The effect of ingestion of FB1 was measured on the intestinal production of 5 inflammatory cytokines (IL-1β, IL-6, IL-12, TNF-β and IL-8). Both in vitro and in vivo data indicate that FB1 specifically decreases expression of IL-8 mRNA . IL-8 being involved in the recruitment of inflammatory cells in the intestine during infection [72–74], this specific decrease of intestinal IL-8 may contribute to the observed increased susceptibility of FB1-treated piglets to E. coli infection . The increased susceptibility to intestinal infection is also correlated with a reduced intestinal expression of IL-12p40, an impaired function of intestinal antigen presenting cells (APC), a decreased upregulation of Major Histocompatibility Complex Class II molecule (MHC-II) and reduced T cell stimulatory capacity .
DON modulates intestinal immunity both directly (through activation of signalling pathways) and indirectly (through crossing of luminal bacterial antigens, which was observed together with bacterial translocation following mucus layer alteration and tight junction opening) . In a pig jejunal explant model, DON has been shown to trigger the innate as well as adaptative immunity . Intestinal exposure to DON induced a pro-inflammatory response with a significant increase of expression of TNF-α, IL-1α, IL-1β, and IL-8. Moreover, DON up-regulated the expression of genes involved in the differentiation of Th17 cells (STAT3, IL–17A, IL-6, IL-1b) at the expenses of the pathway of regulatory T cells (FoxP3, RALDH1). DON also induced genes related to the pathogenic Th17 cells subset such as IL–23A, IL-22 and IL-21 and not genes related to the regulatory Th17 cells such as TGF-b and IL-10 . Likewise, DON potentiated the up-regulation of IL-1β, IL-8, MCP1 and IL-6 induced by S. Typhimurium in pig intestinal loops .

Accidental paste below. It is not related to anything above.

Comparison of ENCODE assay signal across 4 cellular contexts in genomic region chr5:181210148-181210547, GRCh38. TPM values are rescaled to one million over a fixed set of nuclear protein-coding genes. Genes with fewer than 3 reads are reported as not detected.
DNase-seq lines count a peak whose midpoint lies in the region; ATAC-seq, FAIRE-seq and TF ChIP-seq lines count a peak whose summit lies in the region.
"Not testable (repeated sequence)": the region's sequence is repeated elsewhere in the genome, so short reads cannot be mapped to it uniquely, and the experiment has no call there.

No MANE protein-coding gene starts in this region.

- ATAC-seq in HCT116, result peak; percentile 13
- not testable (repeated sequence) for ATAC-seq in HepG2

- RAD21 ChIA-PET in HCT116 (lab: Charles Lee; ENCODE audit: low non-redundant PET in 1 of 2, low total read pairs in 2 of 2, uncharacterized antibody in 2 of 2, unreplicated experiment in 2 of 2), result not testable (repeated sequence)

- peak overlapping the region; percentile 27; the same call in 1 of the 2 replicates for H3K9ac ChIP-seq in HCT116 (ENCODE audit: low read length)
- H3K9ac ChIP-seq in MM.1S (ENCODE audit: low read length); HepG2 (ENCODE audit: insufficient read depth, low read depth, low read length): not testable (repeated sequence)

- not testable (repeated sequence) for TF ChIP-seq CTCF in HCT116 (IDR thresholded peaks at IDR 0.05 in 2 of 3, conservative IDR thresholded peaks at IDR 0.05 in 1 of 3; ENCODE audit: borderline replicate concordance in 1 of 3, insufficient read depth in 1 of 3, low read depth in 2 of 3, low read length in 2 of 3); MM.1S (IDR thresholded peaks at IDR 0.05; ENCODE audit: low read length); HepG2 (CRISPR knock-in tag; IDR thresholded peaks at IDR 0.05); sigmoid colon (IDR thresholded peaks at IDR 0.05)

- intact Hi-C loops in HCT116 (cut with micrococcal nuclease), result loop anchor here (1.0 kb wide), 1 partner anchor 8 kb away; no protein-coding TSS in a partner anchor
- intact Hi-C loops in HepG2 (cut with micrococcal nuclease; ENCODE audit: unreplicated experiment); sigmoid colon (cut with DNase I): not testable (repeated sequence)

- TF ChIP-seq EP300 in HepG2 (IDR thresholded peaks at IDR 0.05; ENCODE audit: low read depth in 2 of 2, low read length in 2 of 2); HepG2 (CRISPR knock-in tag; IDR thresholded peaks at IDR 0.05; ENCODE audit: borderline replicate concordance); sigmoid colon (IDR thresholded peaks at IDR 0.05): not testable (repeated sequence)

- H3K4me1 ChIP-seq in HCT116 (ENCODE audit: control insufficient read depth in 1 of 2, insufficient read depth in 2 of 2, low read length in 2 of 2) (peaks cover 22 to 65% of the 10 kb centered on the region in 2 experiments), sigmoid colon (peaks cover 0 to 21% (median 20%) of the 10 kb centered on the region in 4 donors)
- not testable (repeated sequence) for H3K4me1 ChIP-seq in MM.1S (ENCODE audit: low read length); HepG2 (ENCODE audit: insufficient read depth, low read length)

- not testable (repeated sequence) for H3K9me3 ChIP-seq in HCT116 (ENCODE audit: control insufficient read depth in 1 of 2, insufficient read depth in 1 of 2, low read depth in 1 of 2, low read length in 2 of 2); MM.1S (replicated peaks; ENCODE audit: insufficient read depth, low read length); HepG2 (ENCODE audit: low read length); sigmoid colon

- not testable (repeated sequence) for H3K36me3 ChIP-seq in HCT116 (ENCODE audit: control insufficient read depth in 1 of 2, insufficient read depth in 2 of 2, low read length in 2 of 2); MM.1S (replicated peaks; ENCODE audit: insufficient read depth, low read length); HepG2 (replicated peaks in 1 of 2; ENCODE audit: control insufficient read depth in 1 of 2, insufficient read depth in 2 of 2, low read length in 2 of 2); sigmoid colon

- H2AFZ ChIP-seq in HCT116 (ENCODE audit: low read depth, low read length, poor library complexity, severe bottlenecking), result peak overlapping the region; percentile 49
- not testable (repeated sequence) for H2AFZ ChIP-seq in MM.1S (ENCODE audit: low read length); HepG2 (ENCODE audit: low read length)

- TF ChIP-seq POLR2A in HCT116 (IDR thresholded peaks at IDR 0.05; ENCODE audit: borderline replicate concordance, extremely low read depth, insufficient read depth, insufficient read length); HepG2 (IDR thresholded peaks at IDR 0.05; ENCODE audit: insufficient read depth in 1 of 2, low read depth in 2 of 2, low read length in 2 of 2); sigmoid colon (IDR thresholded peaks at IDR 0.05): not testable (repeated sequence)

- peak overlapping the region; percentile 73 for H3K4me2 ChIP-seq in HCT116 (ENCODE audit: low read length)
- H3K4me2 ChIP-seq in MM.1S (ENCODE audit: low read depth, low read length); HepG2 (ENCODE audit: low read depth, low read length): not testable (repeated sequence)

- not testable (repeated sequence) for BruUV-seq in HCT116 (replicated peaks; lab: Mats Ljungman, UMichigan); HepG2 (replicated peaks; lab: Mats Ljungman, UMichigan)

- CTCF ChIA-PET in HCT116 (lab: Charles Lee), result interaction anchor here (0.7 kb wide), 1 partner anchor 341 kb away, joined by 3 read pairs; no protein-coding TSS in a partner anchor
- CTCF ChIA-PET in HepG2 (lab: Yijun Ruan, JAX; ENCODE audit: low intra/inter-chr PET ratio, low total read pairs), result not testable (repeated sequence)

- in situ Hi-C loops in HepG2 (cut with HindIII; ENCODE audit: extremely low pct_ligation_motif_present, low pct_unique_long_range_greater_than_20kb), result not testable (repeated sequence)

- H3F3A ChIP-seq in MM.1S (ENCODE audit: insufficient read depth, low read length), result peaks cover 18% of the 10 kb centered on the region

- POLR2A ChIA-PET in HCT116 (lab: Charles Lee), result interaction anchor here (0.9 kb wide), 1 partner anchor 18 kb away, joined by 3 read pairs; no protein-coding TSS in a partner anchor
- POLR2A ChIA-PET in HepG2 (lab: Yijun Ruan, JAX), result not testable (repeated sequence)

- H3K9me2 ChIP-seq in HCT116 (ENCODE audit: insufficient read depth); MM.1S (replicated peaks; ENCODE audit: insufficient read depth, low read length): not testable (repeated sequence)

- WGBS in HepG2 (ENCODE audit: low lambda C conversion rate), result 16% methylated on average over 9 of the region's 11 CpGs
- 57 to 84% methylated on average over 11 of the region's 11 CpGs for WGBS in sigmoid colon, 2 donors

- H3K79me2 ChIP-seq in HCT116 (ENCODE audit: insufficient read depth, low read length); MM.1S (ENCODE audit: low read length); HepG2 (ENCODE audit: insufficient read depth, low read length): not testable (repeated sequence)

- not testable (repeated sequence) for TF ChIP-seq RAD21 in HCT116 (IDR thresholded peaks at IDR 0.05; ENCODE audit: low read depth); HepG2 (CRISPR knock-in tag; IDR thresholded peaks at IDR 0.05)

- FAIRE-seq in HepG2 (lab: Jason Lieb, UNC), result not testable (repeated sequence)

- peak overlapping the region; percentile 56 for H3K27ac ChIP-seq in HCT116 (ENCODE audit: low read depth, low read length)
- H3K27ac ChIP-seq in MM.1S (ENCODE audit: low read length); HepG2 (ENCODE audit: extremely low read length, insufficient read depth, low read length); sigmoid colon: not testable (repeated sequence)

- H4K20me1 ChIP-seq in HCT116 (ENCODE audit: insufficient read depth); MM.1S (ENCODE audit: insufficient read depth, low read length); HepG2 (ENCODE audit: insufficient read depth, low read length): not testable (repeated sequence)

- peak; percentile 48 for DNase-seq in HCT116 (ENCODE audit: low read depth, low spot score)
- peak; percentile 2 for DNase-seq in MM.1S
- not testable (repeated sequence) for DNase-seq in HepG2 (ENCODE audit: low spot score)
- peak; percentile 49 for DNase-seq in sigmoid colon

As other fungi secondary metabolites especially antibiotics, several mycotoxins have demonstrated antimicrobial properties [77, 78]. As a consequence, mycotoxins may modify the intestinal microflora. Surprisingly, this impact of mycotoxins has been poorly investigated. Two studies have investigated the impact of DON and FB1 on the intestinal microflora [79, 80].
The first study investigated the impact of DON on the intestinal microflora by Capillary Electrophoresis Single-Stranded Conformation Polymorphism (CE-SSCP). Consumption of feed naturally contaminated with DON (2.8 mg/kg feed) for four weeks had a moderate effect on total faecal Aerobic Mesophilic Bacteria and Anaerobic Sulfite-Reducing. By constrast, DON changed the faecal microflora balance; it did not impact the diversity index but modulate the richness index .
In the second study, pigs received feed contaminated with 12 mg FB/kg feed for 63 days. This diet transiently affected the balance of the digestive microbiota during the first four weeks of exposure as measured by SSCP feacal microbiota profiles; a co-infection with S. typhimurium amplified this phenomenon and change the microbiota profile. As already observed with DON, aerobic mesophylic bacteria count was not change by FB1 treatment .
Global surveys indicate that animals are generally exposed to more than one mycotoxin . Indeed fungi are able to produce several mycotoxins simultaneously; and it is common practice to use multiple grains in animal diets. Unfortunately, the toxicity of mycotoxin mixtures cannot be predicted based on their individual toxicities. Interactions between concomitantly occurring mycotoxins can be antagonistic, additive, or synergistic . The data on combined toxicity of mycotoxins are limited and therefore, the health risk from exposure to a combination of mycotoxins is incompletely understood [83, 84] and deserves further investigation.